First, the MESS, or Miniature Elevation Sub-System, is a system to emulate flight or floating on the battlemap for tabletop toleplaying games. You can find more about it over on Walking Papercut, and the files to print your own on Thingiverse for free. In this article, I want to dive deeper into how to dismantle meteor lights, a type of christmas decoration, and why that is a good idea.
What are Meteor Lights?
Meteor lights, or fairy lights, or rainfall lights, are a series of tubes holding individual strips of LEDs that light in sequence from top to bottom with an element of randomness to them. This creates a drop-like effect, thus the name(s).
They come in different colors, but the functionality is generally the same. You can find examples here or here (affiliate links). I picked up blue ones, which surprised me with their brightness. But that may just be me showing my age.
What to expect
Through a maker lens, there are a number of things you can salvage and reuse from a set of meteor lights.
- The Tubes – this is the part I used in another project so it comes first. Each length of tube (depending on the product about 30 cm or 12″ long) is clear and flexible and, in my experience, not prone to breaking easily.
- The LEDs – this is in my opinion the most promising componend. You get a somewhat flexible strip (basically a pcb) with LEDs at regular intervals (about every inch) and on both sides. Each pair of LED is linked. Once powered up they will light up in sequence, starting from the end where the cable comes in. Then, it will take a short break before doing it again.
The thing that makes this even more interesting is that each strip has an element of randomness to it. If you connect two, they will light up simultaneously the first time. But the length of the break will vary so that over time you get a cool random effect.
And did I mention that they run on 5V, aka USB?
- The Cable – a lot of sturdy cable from something meant to hang in a tree while also plugged in. The cable itself is sturdy with little left to be desired, and the USB plug is a desired bonus.
The only thing I had to throw away for lack of expected use case were the end caps and some snippets of wire that I cut off.
How to dismantle Meteor Lights
The tubes come with sealed caps on both ends. These make the whole assembly ready to face the weather outside. So if you want to use them outsde it might be an option to keep them in their “shell”.
First, I tried to remove those end caps off using screwdrivers and prying action. I also added heat from a hot air gun to soften any adhesive used, but that only softened the tube to the point of modern art. Instead, I recommend cutting them off completely.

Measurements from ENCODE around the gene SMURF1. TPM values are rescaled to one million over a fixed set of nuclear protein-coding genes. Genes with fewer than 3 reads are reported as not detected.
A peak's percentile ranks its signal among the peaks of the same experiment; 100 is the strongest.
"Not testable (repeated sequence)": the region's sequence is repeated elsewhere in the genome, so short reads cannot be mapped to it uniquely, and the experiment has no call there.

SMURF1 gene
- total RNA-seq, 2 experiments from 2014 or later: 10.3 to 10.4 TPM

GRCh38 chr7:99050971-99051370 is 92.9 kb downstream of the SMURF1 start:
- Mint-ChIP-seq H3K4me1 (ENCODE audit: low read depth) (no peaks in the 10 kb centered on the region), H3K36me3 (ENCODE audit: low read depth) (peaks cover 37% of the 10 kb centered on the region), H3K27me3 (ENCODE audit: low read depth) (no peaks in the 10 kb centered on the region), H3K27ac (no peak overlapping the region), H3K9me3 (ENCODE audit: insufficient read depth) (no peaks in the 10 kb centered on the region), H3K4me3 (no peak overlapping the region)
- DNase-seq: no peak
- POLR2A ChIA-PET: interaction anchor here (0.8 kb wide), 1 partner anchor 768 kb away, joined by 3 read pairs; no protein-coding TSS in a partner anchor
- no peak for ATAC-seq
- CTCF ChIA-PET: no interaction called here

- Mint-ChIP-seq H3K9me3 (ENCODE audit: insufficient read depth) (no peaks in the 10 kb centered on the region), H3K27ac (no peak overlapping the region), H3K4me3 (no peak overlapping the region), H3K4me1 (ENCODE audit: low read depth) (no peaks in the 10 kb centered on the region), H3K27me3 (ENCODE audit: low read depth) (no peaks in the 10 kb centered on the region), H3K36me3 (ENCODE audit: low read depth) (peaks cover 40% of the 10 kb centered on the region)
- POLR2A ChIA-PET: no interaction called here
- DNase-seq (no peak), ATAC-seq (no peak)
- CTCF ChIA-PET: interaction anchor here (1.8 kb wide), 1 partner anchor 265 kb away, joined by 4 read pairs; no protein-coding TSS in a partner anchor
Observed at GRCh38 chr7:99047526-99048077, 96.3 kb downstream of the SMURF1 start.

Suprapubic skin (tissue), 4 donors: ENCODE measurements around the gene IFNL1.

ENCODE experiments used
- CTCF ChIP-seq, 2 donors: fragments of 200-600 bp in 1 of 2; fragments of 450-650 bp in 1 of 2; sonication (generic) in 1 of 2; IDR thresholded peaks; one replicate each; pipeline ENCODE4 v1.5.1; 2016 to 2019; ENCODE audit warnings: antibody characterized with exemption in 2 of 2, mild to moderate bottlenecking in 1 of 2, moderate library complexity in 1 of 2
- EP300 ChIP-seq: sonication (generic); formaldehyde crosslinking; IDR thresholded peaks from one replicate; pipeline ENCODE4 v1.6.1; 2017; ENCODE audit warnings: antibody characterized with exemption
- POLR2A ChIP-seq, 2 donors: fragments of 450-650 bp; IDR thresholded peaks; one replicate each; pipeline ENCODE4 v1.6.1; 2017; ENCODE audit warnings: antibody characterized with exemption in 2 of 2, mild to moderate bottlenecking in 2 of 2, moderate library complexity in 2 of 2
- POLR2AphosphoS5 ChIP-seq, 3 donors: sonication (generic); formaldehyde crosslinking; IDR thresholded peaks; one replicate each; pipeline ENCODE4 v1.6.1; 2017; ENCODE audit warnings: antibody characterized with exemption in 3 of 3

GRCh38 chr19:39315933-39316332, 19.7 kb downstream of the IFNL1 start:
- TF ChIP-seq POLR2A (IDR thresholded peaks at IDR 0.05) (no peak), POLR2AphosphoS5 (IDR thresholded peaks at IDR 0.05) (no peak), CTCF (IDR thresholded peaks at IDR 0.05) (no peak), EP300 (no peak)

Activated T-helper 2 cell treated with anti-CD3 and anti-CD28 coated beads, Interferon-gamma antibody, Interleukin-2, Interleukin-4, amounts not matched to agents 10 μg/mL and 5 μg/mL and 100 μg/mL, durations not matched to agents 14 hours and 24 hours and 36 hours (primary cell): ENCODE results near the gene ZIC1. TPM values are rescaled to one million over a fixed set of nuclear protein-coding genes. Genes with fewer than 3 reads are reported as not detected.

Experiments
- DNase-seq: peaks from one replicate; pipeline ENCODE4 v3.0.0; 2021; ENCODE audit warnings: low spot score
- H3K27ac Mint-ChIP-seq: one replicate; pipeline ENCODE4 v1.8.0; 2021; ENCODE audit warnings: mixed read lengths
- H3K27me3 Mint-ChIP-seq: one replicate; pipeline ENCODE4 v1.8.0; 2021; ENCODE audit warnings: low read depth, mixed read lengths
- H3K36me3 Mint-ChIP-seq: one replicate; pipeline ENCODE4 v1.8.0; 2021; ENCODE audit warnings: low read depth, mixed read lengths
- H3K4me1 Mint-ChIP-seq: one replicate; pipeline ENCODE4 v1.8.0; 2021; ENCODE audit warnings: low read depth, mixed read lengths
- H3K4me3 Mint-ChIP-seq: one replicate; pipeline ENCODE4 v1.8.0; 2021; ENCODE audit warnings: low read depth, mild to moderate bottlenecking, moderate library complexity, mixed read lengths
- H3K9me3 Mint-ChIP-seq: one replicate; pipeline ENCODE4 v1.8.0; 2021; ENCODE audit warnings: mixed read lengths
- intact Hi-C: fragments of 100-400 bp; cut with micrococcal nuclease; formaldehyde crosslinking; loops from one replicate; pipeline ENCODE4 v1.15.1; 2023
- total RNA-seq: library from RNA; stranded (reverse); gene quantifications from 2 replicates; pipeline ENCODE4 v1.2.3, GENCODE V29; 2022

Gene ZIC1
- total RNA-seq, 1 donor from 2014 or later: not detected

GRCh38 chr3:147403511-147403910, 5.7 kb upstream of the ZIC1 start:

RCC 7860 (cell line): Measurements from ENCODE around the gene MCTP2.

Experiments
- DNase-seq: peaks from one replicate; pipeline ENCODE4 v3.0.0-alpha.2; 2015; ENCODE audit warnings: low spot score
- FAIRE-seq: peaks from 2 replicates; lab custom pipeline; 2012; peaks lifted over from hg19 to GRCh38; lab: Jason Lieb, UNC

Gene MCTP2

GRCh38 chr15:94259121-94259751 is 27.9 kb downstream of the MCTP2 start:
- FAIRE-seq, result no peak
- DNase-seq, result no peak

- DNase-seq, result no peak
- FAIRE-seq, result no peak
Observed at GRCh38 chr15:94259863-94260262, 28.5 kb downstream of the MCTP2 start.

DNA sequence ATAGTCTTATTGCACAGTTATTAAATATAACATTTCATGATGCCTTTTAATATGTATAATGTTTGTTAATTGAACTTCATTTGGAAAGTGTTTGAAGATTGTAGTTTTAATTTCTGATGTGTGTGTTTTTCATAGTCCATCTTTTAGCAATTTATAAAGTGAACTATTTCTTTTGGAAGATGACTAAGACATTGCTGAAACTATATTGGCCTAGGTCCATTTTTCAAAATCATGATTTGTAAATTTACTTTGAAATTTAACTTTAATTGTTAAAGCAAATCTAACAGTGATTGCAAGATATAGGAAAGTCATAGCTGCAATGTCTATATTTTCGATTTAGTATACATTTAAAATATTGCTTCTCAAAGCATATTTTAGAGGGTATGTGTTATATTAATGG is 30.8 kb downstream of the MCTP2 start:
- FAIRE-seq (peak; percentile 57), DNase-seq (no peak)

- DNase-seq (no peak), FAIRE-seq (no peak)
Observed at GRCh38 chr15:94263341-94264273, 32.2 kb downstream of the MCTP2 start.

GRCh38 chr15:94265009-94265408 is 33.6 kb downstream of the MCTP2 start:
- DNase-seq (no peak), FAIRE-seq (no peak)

The easiest way I found to do that is to use good scissors. Place the tube in the V between the cutting sides and rotate it while excerting gentle pressure with the scissors. Eventually, it should come off easily. Do that on the end with the cables first. Then you can simply snip off the other end (or any length you want) using those same scissors and some brute force.
This leaves you with the tubes (so go ahead and make a MESS!) and the LED-strips still connected to the wiring. If you can work with that, great, head straight to your project. If not, cut off the cables or unsolder them where they connect to the PCS.
That’s it. Nothing left to take apart, everything waiting to be put to good use.
Meteor Light usage beyond the MESS
Here are a couple of ideas to make use of what came out of those meteor lights. I feel I should mention, though, that they do make a nifty illuminative decoration piece even before you take them apart!
The LEDs do a great job at simulating the flow of something. Put them in places where you want energy (or magic) to travel along a path. I can see those strips provide power to parts of a mechanised armor costume. Or used in some kind of arcane reactor where the energy circulates.
Or you could arrange them in a way that one end or the other touches, leaving you with a three-dimensional spiky ball. The lights will then either travel inwards or outwards, creating either a “tame black hole” or a “gentle explosion).
Random Randomness Remover
But, I hear you say, what about the randomness? There is a way to defeat this feature if you really need to. The first “drop” is always right when you put current to it. Connect them to a microcontroller that powers them for one sequence, then cuts the power and turns it on again. You should now be able to harness the randomness and even make a couple of strips flow in sync.
Don’t forget to make a MESS!
If you are into tabletop roleplaying, head over to Walking Papercut where I wrote about a system I designed to emulate floating on the battlemap!
If you enjoyed this you should really check out my other projects. And if you think I’m weird (no idea why you would think that) I provide you with evidence right here. Thanks for stopping by, and Be Inspired!
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